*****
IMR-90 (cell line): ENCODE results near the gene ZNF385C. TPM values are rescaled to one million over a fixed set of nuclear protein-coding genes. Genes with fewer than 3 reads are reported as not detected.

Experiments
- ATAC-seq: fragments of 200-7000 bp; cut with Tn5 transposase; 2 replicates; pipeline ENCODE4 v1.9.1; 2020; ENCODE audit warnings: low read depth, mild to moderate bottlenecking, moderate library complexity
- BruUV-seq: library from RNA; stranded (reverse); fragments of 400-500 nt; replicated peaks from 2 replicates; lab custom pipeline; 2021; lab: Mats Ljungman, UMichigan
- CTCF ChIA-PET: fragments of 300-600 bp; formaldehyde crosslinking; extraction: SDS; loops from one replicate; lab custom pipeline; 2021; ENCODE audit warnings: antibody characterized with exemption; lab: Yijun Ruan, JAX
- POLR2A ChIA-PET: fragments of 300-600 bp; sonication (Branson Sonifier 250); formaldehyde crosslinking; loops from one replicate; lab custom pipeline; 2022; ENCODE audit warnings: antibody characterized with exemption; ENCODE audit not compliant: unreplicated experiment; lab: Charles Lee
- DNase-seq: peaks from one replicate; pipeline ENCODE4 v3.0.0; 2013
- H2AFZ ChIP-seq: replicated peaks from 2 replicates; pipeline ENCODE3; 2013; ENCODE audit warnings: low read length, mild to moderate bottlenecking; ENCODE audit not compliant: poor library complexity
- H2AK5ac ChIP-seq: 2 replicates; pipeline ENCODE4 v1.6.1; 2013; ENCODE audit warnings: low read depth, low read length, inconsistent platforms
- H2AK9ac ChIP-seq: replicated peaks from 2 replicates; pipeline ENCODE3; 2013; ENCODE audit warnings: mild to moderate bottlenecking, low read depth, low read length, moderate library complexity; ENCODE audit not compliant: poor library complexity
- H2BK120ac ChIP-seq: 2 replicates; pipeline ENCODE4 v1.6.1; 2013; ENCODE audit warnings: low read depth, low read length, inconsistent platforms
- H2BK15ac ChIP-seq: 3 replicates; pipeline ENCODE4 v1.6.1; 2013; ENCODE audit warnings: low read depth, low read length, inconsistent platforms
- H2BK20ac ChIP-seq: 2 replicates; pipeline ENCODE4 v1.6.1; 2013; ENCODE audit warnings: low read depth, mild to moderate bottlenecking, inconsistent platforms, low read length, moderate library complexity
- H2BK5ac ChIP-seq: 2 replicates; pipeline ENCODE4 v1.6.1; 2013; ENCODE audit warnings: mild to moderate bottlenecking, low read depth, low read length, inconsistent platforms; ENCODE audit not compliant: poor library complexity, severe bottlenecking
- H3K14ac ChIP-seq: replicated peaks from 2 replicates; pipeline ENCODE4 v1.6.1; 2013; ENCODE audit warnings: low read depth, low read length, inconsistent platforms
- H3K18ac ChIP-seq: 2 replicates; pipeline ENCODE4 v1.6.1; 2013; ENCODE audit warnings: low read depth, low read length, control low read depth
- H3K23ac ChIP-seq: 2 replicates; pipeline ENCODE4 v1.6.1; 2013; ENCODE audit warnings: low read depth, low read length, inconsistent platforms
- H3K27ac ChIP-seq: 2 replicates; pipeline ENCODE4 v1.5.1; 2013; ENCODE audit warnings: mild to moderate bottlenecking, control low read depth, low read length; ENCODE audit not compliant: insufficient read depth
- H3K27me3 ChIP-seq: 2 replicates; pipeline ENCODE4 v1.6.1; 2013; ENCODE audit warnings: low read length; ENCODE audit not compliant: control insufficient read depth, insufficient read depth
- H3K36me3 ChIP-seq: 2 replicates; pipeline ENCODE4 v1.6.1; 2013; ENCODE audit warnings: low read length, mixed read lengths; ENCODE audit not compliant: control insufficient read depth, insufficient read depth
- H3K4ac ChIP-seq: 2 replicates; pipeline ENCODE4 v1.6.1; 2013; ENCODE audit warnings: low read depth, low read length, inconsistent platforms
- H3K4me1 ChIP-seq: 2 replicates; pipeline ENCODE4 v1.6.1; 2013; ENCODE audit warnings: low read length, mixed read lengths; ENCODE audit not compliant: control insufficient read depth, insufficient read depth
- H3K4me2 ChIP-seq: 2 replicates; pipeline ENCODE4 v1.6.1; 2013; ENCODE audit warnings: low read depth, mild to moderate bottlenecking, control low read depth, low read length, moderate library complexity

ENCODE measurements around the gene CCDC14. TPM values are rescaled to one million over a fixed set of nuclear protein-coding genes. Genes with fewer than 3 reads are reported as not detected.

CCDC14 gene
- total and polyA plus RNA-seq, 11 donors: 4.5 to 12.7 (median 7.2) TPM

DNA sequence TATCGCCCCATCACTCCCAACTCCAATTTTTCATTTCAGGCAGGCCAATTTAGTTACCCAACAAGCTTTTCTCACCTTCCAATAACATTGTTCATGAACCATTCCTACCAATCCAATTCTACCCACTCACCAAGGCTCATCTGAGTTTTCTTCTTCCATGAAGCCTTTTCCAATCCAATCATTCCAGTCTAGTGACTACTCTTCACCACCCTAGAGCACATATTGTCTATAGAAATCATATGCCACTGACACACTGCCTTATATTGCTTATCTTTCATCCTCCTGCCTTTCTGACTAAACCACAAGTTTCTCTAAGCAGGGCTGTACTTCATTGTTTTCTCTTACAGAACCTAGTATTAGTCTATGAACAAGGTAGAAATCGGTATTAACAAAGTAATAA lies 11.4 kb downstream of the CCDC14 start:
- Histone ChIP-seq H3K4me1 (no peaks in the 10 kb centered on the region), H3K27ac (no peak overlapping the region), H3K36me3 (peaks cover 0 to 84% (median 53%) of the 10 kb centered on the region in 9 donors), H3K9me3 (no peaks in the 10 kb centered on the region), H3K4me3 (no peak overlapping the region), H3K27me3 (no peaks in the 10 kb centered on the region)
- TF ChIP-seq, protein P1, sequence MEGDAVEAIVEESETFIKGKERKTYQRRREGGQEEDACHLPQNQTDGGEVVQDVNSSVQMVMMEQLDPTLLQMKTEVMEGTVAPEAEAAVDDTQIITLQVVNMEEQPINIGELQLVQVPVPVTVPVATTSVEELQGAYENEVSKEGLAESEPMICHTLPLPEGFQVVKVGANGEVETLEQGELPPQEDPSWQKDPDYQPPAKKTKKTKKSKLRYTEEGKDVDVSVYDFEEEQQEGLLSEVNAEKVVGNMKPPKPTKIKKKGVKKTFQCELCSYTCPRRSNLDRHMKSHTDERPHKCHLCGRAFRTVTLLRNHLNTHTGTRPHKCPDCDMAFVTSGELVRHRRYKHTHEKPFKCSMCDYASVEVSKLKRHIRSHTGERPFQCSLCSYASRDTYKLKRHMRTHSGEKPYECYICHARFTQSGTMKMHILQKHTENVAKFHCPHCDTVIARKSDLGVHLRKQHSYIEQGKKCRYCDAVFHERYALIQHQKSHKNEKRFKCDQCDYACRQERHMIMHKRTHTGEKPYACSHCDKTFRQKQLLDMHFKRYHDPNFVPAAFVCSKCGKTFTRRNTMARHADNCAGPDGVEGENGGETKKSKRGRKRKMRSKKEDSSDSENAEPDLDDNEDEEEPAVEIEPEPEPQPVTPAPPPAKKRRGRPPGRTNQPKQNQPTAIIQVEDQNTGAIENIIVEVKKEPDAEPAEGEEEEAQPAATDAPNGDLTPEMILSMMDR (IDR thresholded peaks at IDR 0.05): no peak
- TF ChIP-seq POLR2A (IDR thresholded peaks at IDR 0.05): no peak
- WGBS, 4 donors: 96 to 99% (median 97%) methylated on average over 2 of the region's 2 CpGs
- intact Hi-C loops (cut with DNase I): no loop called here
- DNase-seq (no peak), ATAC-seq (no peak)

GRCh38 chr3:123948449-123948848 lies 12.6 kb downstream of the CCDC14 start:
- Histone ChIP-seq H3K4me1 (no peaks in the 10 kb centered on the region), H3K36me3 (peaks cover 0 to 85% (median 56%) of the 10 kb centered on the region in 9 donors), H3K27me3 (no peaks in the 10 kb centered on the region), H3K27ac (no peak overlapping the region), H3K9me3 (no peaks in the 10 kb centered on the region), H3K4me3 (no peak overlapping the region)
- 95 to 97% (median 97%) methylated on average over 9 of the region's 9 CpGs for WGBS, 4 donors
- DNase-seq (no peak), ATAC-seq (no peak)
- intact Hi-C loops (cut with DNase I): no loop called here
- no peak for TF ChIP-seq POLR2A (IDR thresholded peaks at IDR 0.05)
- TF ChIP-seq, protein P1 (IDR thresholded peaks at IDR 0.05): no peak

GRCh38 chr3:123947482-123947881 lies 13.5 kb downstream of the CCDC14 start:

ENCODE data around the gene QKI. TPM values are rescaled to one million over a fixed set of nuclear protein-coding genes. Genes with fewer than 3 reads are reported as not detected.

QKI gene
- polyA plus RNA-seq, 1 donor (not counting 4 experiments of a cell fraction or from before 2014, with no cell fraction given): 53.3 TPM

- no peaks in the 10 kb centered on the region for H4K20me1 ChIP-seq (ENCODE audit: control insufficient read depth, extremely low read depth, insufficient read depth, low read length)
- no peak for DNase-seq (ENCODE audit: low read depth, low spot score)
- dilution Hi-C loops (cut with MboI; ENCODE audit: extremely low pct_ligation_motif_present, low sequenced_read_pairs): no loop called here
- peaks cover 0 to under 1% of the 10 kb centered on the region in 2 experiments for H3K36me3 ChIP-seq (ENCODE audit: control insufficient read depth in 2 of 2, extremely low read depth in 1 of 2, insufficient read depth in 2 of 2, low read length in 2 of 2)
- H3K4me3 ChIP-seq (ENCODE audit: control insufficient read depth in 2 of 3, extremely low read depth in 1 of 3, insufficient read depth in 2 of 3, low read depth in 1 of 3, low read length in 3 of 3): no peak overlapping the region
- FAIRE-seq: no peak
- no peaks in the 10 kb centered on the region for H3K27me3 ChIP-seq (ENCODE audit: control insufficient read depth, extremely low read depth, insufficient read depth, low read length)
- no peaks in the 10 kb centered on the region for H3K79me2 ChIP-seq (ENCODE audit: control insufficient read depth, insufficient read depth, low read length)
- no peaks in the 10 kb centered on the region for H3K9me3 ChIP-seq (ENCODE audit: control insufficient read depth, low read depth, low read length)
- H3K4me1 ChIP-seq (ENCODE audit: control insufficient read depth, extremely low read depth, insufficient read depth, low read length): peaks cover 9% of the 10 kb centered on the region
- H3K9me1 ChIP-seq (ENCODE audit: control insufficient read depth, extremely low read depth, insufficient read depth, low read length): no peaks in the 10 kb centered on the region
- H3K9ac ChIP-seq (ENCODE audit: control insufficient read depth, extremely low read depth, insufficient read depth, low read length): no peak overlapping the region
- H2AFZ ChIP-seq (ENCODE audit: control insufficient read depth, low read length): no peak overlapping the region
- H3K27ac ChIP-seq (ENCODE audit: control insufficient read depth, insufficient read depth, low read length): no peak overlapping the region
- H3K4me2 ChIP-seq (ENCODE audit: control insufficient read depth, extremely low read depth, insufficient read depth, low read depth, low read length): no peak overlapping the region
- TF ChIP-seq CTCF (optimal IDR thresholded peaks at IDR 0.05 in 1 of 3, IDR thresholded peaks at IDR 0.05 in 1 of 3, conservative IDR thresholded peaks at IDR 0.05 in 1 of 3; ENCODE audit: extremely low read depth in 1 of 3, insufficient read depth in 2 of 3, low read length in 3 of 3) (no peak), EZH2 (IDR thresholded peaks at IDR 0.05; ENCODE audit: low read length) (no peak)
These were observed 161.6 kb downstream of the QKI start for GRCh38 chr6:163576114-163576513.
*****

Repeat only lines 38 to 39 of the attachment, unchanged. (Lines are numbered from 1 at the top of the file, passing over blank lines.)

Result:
- intact Hi-C loops (cut with DNase I): no loop called here
- no peak for TF ChIP-seq POLR2A (IDR thresholded peaks at IDR 0.05)